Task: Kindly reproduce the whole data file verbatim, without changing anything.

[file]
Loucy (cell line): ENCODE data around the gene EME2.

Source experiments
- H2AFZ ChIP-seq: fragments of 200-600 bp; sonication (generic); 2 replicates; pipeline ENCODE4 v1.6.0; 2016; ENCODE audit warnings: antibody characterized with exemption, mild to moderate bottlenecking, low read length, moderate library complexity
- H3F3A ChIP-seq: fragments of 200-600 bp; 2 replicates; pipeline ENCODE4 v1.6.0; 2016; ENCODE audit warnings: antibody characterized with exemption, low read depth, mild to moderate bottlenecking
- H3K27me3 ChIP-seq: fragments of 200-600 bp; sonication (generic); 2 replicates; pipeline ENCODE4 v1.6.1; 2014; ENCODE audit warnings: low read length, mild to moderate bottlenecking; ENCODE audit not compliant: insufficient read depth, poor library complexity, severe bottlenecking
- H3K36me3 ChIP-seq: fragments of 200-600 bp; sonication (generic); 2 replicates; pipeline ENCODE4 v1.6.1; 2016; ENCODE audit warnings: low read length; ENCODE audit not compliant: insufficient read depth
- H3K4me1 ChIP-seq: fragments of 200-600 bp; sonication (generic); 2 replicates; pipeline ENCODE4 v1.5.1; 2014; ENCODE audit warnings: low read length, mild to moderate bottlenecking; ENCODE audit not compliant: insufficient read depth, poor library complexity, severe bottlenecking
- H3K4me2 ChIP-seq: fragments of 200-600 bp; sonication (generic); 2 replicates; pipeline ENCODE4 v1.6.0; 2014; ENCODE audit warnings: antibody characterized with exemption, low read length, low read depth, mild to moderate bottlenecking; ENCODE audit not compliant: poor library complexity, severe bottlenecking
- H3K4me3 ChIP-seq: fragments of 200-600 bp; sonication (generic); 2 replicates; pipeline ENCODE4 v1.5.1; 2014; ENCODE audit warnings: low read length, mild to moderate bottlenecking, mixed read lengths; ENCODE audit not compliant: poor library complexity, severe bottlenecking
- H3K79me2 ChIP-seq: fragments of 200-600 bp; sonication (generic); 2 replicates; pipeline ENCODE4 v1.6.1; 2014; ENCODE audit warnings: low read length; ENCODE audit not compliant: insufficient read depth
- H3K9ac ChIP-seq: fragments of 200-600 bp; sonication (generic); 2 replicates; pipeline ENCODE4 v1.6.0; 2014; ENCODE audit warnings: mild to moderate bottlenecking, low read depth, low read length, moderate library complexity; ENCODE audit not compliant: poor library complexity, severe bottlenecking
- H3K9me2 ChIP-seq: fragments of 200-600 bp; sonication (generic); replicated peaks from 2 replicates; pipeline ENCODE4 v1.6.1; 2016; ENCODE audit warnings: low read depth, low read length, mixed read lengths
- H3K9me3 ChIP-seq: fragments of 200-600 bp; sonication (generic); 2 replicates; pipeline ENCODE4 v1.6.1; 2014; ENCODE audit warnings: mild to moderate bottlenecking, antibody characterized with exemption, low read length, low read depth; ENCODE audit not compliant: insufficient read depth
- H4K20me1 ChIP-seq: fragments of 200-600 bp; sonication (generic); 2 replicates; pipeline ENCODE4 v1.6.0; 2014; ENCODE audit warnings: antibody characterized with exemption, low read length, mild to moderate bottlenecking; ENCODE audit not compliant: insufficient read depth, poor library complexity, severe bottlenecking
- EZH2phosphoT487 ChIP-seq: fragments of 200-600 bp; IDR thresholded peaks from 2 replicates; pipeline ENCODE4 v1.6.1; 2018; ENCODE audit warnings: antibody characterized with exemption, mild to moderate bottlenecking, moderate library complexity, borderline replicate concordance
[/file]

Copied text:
Loucy (cell line): ENCODE data around the gene EME2.

Source experiments
- H2AFZ ChIP-seq: fragments of 200-600 bp; sonication (generic); 2 replicates; pipeline ENCODE4 v1.6.0; 2016; ENCODE audit warnings: antibody characterized with exemption, mild to moderate bottlenecking, low read length, moderate library complexity
- H3F3A ChIP-seq: fragments of 200-600 bp; 2 replicates; pipeline ENCODE4 v1.6.0; 2016; ENCODE audit warnings: antibody characterized with exemption, low read depth, mild to moderate bottlenecking
- H3K27me3 ChIP-seq: fragments of 200-600 bp; sonication (generic); 2 replicates; pipeline ENCODE4 v1.6.1; 2014; ENCODE audit warnings: low read length, mild to moderate bottlenecking; ENCODE audit not compliant: insufficient read depth, poor library complexity, severe bottlenecking
- H3K36me3 ChIP-seq: fragments of 200-600 bp; sonication (generic); 2 replicates; pipeline ENCODE4 v1.6.1; 2016; ENCODE audit warnings: low read length; ENCODE audit not compliant: insufficient read depth
- H3K4me1 ChIP-seq: fragments of 200-600 bp; sonication (generic); 2 replicates; pipeline ENCODE4 v1.5.1; 2014; ENCODE audit warnings: low read length, mild to moderate bottlenecking; ENCODE audit not compliant: insufficient read depth, poor library complexity, severe bottlenecking
- H3K4me2 ChIP-seq: fragments of 200-600 bp; sonication (generic); 2 replicates; pipeline ENCODE4 v1.6.0; 2014; ENCODE audit warnings: antibody characterized with exemption, low read length, low read depth, mild to moderate bottlenecking; ENCODE audit not compliant: poor library complexity, severe bottlenecking
- H3K4me3 ChIP-seq: fragments of 200-600 bp; sonication (generic); 2 replicates; pipeline ENCODE4 v1.5.1; 2014; ENCODE audit warnings: low read length, mild to moderate bottlenecking, mixed read lengths; ENCODE audit not compliant: poor library complexity, severe bottlenecking
- H3K79me2 ChIP-seq: fragments of 200-600 bp; sonication (generic); 2 replicates; pipeline ENCODE4 v1.6.1; 2014; ENCODE audit warnings: low read length; ENCODE audit not compliant: insufficient read depth
- H3K9ac ChIP-seq: fragments of 200-600 bp; sonication (generic); 2 replicates; pipeline ENCODE4 v1.6.0; 2014; ENCODE audit warnings: mild to moderate bottlenecking, low read depth, low read length, moderate library complexity; ENCODE audit not compliant: poor library complexity, severe bottlenecking
- H3K9me2 ChIP-seq: fragments of 200-600 bp; sonication (generic); replicated peaks from 2 replicates; pipeline ENCODE4 v1.6.1; 2016; ENCODE audit warnings: low read depth, low read length, mixed read lengths
- H3K9me3 ChIP-seq: fragments of 200-600 bp; sonication (generic); 2 replicates; pipeline ENCODE4 v1.6.1; 2014; ENCODE audit warnings: mild to moderate bottlenecking, antibody characterized with exemption, low read length, low read depth; ENCODE audit not compliant: insufficient read depth
- H4K20me1 ChIP-seq: fragments of 200-600 bp; sonication (generic); 2 replicates; pipeline ENCODE4 v1.6.0; 2014; ENCODE audit warnings: antibody characterized with exemption, low read length, mild to moderate bottlenecking; ENCODE audit not compliant: insufficient read depth, poor library complexity, severe bottlenecking
- EZH2phosphoT487 ChIP-seq: fragments of 200-600 bp; IDR thresholded peaks from 2 replicates; pipeline ENCODE4 v1.6.1; 2018; ENCODE audit warnings: antibody characterized with exemption, mild to moderate bottlenecking, moderate library complexity, borderline replicate concordance